Cuba is calling out for Americans to visit these days, and despite the June 2019 travel restrictions, traveling there is still 100% legal for Americans. With its spicy music culture, enticing new food scene, hand-rolled cigars, and warm, sunny days, everyone wants to plan a trip right now. We know that all the talk of red tape can make it seem daunting, but, we promise, traveling to Cuba is simple and extremely rewarding.
Before you jet off to Cuba though, it’s essential that you get a Cuba visa (properly called a "Tourist Card"). It’s a small but important piece of paper that’s easy to get before your trip. Keep reading to learn more about the Cuba visa, including where and how to get one.
The Cuba visa is officially called a Tourist Card, but you'll often hear it referred to as a Cuba visa. The two phrases are practically interchangeable.
If your last stop before Cuba is the United States, then the Cuba visa that you need is a small pink piece of paper with your basic travel information on it. You’ll fill it in yourself with your name, travel dates, passport number, etc. The card is valid for thirty days of travel in Cuba, and you may renew it once in Cuba for an additional thirty days. If your last stop before Cuba is not in the United States, your visa/Tourist Card will be green.
If the word “visa” conjures up the idea of a stack of paperwork and needing to stand in a long line at an embassy, put that out of your mind right now. The Cuba visa is easy to acquire. Read on for how to get yours.
You can buy your Cuba visa online, in advance of your trip. This is often the simplest option for travelers who like to have their documents in-hand before getting to the airport.
Buying your visa/Tourist Card online allows you to skip the lines at the airport (especially important if you have a connecting flight to Cuba).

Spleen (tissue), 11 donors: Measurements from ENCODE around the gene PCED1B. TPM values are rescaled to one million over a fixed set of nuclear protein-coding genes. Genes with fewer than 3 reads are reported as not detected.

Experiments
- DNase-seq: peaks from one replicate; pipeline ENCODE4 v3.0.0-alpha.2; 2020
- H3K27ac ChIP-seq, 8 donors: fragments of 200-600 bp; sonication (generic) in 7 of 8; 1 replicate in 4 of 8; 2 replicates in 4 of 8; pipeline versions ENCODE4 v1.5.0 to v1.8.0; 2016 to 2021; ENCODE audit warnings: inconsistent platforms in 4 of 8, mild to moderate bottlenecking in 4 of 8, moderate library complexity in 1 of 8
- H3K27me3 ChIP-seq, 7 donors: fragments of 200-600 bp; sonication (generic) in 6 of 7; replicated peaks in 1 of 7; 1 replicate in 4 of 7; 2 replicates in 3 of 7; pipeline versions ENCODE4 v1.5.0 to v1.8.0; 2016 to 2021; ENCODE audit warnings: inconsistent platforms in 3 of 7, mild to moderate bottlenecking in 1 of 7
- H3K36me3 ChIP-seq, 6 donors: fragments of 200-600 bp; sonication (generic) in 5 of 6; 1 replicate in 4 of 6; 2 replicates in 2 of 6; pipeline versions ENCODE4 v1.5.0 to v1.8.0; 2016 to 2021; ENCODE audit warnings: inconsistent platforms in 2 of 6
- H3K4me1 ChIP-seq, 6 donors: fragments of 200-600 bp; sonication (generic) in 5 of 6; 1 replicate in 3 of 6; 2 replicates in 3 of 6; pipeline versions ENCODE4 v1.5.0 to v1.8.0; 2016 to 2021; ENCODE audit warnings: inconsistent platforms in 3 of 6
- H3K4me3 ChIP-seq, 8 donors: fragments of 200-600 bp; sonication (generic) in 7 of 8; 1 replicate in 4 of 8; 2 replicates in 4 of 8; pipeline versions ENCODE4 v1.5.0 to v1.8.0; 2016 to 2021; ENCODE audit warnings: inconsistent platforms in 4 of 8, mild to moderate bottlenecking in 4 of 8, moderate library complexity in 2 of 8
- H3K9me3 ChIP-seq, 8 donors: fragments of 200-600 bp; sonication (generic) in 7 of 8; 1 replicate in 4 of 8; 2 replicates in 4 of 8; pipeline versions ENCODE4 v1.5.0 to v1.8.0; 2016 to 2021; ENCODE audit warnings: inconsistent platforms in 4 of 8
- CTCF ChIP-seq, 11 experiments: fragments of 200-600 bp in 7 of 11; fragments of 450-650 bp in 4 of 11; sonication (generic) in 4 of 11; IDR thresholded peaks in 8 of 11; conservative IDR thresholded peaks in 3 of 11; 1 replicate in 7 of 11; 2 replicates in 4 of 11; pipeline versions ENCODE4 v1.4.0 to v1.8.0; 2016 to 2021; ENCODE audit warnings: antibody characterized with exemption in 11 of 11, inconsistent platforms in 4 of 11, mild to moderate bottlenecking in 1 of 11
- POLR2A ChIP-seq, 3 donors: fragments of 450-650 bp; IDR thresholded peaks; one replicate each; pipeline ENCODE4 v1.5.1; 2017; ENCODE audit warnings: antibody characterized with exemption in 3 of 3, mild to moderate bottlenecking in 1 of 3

It's usually relatively easy to purchase your Tourist Card from your air carrier itself, but the method and location of purchase vary airline-to-airline. We’ve created guides for how to get a Cuba visa from most major airlines that fly to Cuba from the US. Check them out for step-by-step instructions and price information.
Remember: as of June 5, 2019, cruise ships are no longer going from America to Cuba. Additionally, there are no more group tours to Cuba from the US because that category of legal travel to Cuba was eliminated on the same date. If you booked your tour before June 5, 2019 though, your trip will be exempted from the new requirements, so follow the instructions elsewhere in this article for getting your Tourist Card! And as always, if you have any questions about the new regulations, don't hesitate to get in touch with a Cuban travel expert.
If you live close to a Cuban Embassy, you can get a Cuba visa there. Prices vary by location.
Our travel planners are experts in helping people get their Cuba visa, too; plus, they can plan your independent trip to Cuba from start to finish.
Have more questions about Tourist Cards and visas for travel to Cuba? Here is a list of Cuban Heroes who can help you. And before your trip, make sure to check out: